Tsuga canadensis - Betula alleghaniensis - Acer saccharum / Dryopteris intermedia Forest, note:
Tsuga canadensis - Acer saccharum - Fagus grandifolia / Dryopteris intermedia Forest, note:
Physiognomy and Structure: No Data Available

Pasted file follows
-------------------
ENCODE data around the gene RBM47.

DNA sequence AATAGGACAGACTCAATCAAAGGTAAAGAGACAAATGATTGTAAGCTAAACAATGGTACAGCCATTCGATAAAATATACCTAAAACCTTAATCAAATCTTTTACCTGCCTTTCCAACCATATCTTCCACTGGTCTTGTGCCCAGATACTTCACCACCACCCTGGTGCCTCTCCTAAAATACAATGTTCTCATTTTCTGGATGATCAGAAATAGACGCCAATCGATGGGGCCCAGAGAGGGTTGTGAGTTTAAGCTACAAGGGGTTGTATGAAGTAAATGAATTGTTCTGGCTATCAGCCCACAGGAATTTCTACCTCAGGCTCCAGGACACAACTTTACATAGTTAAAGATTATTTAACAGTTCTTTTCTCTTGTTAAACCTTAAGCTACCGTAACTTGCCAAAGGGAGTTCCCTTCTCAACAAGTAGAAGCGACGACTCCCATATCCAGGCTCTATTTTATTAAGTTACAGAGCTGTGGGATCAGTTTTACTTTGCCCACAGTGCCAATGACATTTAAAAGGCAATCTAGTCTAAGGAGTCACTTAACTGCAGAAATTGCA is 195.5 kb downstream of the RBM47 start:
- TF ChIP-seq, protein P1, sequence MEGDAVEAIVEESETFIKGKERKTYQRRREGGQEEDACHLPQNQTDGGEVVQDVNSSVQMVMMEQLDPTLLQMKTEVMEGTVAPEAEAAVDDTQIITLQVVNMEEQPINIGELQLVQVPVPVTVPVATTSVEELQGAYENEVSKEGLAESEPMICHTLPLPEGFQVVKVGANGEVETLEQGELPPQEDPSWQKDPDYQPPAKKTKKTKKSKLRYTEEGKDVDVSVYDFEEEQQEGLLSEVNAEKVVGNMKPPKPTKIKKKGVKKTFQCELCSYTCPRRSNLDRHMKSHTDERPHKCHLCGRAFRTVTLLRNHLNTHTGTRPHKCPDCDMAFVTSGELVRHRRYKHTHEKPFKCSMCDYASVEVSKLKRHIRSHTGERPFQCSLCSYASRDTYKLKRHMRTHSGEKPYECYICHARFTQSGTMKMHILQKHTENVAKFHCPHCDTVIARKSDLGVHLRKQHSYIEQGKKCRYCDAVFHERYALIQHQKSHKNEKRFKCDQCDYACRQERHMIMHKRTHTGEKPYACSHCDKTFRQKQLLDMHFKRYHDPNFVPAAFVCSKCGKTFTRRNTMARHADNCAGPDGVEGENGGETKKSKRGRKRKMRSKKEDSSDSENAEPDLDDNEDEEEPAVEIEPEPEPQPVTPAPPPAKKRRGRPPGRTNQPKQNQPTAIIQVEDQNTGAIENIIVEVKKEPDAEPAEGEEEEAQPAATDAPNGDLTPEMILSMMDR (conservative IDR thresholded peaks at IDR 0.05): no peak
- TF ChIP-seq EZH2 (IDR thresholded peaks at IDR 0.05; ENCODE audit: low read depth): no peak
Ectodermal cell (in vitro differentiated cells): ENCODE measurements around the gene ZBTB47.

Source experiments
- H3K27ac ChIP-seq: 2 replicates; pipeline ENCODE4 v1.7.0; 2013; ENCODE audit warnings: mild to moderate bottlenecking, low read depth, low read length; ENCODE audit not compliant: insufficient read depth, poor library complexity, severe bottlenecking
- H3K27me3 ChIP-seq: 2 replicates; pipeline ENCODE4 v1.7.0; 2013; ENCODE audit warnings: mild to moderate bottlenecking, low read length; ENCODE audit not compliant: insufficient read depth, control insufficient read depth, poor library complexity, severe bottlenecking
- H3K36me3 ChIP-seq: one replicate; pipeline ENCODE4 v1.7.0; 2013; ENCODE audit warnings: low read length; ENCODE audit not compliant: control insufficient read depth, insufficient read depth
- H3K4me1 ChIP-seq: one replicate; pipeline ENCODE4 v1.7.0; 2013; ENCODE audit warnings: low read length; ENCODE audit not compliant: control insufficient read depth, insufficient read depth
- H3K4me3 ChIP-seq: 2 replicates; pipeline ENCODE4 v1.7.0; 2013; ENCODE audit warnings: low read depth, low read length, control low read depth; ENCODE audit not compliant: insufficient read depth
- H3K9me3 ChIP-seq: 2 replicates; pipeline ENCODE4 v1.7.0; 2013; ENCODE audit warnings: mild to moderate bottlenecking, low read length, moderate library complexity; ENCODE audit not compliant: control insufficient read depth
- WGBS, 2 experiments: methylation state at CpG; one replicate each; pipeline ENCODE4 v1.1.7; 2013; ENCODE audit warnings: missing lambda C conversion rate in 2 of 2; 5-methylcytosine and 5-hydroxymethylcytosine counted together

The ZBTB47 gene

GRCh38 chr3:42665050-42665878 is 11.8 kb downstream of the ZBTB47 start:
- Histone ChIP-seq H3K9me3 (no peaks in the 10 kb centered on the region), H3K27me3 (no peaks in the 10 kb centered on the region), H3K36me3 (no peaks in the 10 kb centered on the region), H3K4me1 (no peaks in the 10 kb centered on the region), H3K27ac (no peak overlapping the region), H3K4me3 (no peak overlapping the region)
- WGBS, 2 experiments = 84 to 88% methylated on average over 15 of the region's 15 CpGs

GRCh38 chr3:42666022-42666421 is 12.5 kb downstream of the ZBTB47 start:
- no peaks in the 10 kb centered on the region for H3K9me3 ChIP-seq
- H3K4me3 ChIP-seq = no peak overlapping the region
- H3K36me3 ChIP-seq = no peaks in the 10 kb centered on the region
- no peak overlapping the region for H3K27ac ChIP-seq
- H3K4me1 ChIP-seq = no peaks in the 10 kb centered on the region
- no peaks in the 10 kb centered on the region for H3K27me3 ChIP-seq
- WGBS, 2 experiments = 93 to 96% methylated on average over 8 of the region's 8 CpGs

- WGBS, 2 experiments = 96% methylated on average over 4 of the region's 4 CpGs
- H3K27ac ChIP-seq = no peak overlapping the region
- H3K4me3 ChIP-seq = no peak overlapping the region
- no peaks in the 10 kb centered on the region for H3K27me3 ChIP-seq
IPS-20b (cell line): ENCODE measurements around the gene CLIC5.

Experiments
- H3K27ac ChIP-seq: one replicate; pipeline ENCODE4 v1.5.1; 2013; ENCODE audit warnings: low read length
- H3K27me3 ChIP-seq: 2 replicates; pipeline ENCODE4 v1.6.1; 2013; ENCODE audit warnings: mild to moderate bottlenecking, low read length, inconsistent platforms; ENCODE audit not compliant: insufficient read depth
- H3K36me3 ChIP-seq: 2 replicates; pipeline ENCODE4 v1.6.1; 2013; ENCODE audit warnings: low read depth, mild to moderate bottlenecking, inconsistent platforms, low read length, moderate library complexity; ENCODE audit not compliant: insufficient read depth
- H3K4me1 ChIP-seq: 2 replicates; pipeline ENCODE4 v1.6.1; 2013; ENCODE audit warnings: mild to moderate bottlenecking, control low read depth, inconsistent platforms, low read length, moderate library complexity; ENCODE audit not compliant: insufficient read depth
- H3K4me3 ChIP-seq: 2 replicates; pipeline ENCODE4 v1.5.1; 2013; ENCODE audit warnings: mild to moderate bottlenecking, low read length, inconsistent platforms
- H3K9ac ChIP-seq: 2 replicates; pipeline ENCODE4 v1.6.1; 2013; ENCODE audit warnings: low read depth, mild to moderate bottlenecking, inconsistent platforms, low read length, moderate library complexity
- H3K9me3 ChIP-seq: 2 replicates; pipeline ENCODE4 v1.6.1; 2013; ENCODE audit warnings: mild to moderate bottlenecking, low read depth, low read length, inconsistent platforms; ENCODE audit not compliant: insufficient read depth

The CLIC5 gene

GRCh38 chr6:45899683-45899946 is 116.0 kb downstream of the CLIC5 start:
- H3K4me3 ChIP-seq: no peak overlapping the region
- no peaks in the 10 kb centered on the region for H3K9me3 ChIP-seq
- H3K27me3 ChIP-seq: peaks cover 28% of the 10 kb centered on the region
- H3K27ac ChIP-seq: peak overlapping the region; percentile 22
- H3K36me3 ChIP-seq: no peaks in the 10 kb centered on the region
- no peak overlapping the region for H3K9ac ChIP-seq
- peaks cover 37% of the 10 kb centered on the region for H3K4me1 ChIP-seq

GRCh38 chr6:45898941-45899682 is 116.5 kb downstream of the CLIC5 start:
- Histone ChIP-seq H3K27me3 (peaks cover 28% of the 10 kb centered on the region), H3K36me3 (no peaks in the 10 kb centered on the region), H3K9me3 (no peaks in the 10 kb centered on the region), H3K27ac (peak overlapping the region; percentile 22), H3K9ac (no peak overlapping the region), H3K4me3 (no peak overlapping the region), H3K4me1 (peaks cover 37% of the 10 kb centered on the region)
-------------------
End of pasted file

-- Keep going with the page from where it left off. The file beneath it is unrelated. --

Floristics: The overstory is dominated by Tsuga canadensis, Acer saccharum, Acer rubrum, and Fagus grandifolia. Rarely does any one of these comprise more than 50% of the mature trees in a stand. Other trees are common in the canopy, among them Betula alleghaniensis, Betula lenta, Carya spp., Liriodendron tulipifera, Nyssa sylvatica, Pinus strobus, Prunus serotina, Quercus alba, Quercus rubra, and Tilia americana. The shrub layer, occasionally sparse, contains Hamamelis virginiana, Lindera benzoin, and Viburnum acerifolium, as well as ericaceous shrubs, including Kalmia latifolia and Rhododendron maximum. The ground layer contains the ferns Botrychium virginianum, Dryopteris intermedia, Dryopteris marginalis, Polystichum acrostichoides, and the herbs Arisaema triphyllum, Maianthemum canadense, Mitchella repens, Podophyllum peltatum, Viola blanda, and Viola rotundifolia, among others. Three subtypes are possible: (1) steep-walled sandstone gorges and talus, where Hydrangea arborescens, Kalmia latifolia, and Dryopteris marginalis may be indicative; (2) more gently sloped valleys, with shrubs such as Hamamelis virginiana, Viburnum acerifolium; and (3) rolling lakeplain ridges (Black and Mack 1976, Anderson 1982). In Virginia, this type would be expected north of the range of Rhododendron maximum (G. Fleming pers. comm. 2000). The Kentucky examples, which are mesic rather than dry-mesic, may lack Acer saccharum, Maianthemum canadense, and several other species, and may contain Magnolia spp., (e.g., Magnolia tripetala, Magnolia acuminata, and Magnolia macrophylla) (J. Campbell pers. comm. 2000). In addition, Betula lenta (widespread on Appalachian Plateaus) is replaced by Betula alleghaniensis (var. macrolepis?) in western Kentucky and southern Indiana.